A Few Good Ideas

Here's what we'd do if I were in charge

Dan Paul
Jorden Burt
One does not live by bread alone. If we are going to lift the City of Miami out of poverty, we need first to lift the spirits of the residents. Parks, particularly neighborhood parks, are in deplorable condition. A number of them have fallen into disuse and are no longer parks at all. It's outrageous. Parks and inviting open spaces can play a big part in demonstrating the city cares. Refurbish the neighborhood parks. Provide more open green spaces. Stop shutting the public out of their parks with commercial events. The worst is happening at Bayfront Park right now -- the public shut out for two months with all this Grand Prix racing going on. You'd be surprised how this will lift spirits and help to lead the way out of poverty. The whole idea of parks is to lift the spirit and get people feeling like the city is doing something for them.

Photos by Steve Satterwhite

Dr. Pedro José Greer, Jr.
Medical director
Camillus Health Concern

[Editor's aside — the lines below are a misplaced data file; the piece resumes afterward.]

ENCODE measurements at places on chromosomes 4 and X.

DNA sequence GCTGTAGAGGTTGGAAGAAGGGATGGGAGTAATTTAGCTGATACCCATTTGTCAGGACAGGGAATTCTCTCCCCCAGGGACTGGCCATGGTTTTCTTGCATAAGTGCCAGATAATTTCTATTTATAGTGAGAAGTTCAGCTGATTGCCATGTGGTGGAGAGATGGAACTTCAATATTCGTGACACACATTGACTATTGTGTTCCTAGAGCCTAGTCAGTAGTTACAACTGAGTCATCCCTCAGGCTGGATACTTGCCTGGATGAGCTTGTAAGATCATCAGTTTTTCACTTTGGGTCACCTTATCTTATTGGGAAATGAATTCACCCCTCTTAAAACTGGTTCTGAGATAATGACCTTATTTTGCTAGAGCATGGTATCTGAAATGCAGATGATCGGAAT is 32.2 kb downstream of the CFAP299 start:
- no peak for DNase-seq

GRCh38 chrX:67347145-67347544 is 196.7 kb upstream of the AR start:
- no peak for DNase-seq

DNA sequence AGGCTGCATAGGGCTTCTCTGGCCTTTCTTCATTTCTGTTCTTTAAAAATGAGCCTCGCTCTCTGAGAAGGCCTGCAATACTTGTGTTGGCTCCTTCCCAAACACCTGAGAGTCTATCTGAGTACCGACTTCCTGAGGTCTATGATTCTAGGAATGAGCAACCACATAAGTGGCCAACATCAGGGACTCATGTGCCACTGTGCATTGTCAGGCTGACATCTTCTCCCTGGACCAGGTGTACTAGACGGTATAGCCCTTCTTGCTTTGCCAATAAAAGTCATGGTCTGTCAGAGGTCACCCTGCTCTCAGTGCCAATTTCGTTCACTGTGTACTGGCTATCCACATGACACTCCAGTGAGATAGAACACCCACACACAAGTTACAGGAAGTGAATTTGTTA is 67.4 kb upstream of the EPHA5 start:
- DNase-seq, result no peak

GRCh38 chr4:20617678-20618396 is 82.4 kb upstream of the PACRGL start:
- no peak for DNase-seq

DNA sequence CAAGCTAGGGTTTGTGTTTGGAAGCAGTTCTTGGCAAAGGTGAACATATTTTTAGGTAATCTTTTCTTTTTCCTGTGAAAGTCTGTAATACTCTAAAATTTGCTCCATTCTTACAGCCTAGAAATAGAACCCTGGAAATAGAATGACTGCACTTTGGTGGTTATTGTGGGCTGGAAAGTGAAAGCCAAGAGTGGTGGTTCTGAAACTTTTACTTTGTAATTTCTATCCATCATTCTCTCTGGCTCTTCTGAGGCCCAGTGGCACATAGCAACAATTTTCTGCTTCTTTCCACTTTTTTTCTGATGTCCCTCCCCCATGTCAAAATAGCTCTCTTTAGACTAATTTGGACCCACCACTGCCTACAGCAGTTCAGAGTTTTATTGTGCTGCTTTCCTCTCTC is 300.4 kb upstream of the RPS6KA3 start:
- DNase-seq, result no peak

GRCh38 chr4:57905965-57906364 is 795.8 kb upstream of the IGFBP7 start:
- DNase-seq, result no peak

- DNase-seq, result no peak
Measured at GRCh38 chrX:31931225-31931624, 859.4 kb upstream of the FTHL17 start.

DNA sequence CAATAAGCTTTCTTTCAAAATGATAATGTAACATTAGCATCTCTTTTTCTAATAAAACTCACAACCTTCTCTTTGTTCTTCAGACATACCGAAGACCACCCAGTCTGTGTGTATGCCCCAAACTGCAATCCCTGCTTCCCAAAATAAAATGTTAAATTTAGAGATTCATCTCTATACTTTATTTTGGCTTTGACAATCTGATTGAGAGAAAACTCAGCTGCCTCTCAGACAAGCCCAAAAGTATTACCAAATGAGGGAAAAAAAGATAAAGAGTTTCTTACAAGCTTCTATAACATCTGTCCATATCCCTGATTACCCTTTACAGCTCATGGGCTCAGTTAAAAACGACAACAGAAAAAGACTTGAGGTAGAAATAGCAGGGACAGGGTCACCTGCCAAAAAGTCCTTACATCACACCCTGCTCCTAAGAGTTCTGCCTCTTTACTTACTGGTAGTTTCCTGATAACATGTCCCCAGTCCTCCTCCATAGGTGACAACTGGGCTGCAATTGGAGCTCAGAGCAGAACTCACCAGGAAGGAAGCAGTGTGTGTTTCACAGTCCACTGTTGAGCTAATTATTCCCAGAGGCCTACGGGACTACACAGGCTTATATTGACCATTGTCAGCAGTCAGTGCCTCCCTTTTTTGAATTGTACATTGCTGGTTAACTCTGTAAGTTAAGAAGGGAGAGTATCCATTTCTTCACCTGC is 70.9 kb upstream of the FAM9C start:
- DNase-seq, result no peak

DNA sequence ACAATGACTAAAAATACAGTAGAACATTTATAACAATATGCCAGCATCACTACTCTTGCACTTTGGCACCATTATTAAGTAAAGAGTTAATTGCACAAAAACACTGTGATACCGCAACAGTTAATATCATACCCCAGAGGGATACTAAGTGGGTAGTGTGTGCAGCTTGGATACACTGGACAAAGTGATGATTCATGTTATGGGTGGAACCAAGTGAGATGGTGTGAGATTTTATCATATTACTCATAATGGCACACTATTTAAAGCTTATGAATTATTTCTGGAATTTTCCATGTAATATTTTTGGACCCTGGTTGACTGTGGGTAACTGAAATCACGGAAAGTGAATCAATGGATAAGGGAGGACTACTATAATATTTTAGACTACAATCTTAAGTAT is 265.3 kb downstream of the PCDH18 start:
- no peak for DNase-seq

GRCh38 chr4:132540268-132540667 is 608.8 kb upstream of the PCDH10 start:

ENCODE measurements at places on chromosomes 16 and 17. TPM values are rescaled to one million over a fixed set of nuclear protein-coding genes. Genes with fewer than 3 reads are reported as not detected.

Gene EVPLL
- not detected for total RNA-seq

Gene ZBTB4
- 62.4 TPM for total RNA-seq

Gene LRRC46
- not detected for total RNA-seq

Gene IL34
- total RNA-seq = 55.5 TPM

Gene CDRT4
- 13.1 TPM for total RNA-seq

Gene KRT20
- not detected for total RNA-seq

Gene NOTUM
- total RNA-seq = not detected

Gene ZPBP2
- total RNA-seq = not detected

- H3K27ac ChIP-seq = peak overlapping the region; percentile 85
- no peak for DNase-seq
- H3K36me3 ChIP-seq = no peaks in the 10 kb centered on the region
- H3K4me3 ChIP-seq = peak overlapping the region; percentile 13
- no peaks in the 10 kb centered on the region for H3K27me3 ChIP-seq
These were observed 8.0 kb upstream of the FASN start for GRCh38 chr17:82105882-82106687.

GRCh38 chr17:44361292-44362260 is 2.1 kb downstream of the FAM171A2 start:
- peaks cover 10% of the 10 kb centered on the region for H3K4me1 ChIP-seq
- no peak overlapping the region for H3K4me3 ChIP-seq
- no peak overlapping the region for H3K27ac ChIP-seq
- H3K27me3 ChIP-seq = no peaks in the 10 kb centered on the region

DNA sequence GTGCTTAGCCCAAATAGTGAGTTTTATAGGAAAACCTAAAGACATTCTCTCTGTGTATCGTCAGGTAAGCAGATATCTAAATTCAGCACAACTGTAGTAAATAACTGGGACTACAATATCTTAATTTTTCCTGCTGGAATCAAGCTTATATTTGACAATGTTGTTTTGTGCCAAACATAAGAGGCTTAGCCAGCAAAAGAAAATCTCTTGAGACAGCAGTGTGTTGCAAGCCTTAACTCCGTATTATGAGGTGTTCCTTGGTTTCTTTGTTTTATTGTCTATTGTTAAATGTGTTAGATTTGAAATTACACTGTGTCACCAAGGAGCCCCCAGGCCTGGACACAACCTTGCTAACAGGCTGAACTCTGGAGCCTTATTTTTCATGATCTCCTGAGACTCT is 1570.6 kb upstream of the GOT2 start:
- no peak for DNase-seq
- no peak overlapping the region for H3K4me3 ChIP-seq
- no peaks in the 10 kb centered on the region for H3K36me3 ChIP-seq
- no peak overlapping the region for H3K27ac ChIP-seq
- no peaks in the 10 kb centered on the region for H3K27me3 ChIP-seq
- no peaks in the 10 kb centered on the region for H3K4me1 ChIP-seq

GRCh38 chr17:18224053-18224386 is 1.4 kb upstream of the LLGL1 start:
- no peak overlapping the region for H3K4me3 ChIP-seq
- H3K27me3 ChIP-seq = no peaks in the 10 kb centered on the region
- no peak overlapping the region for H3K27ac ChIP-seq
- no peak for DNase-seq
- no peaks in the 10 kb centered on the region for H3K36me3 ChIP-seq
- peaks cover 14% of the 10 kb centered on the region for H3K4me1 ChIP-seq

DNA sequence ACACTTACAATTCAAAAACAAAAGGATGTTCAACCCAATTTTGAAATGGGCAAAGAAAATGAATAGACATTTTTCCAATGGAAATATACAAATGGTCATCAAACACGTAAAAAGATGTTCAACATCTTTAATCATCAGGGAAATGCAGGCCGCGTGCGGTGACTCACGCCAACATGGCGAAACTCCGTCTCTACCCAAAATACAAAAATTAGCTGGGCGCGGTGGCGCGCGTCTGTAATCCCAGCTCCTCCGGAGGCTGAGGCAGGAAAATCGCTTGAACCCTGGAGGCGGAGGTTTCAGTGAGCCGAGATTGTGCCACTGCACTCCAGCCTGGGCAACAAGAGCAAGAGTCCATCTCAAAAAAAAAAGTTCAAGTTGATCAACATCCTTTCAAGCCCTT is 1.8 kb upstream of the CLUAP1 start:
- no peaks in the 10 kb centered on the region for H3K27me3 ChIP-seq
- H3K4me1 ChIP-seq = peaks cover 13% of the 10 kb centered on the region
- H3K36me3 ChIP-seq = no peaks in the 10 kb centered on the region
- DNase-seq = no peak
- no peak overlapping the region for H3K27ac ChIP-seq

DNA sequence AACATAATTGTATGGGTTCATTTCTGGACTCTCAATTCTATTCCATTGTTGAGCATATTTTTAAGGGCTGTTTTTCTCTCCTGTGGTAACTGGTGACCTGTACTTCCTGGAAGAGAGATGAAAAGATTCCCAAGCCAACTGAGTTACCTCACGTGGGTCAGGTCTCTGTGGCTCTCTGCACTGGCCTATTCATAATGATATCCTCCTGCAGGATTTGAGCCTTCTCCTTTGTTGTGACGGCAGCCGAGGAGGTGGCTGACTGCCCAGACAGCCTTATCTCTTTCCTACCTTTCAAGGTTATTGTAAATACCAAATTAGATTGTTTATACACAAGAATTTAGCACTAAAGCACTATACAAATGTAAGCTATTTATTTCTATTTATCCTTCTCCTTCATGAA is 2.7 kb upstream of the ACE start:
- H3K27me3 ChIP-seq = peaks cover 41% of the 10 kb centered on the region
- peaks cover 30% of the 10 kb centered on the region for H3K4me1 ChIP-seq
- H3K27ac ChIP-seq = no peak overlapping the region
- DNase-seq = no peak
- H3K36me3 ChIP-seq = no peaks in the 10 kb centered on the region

A society should not be judged by its buildings, but by how it takes care of its poor. We have to make a long-term plan, and the poor should be part of the planning. If you're going to solve this, you need everybody at the table, meaning those with the financial abilities and those who are affected. Where are the poor people in the planning? We all assume we know what's best for them. I remember some homeless children telling us once what they wanted for Christmas: socks and underwear. Nobody gave them socks and underwear. We all assumed they wanted toys. In another instance, in an area we were working, we decided the greatest needs for the poor in that area were health care and things of that nature. But when we asked the residents, they said safety and cleaning up the neighborhood, things we took for granted. You cannot design a plan alone. The consequence of inappropriate policy is the suffering of human beings.

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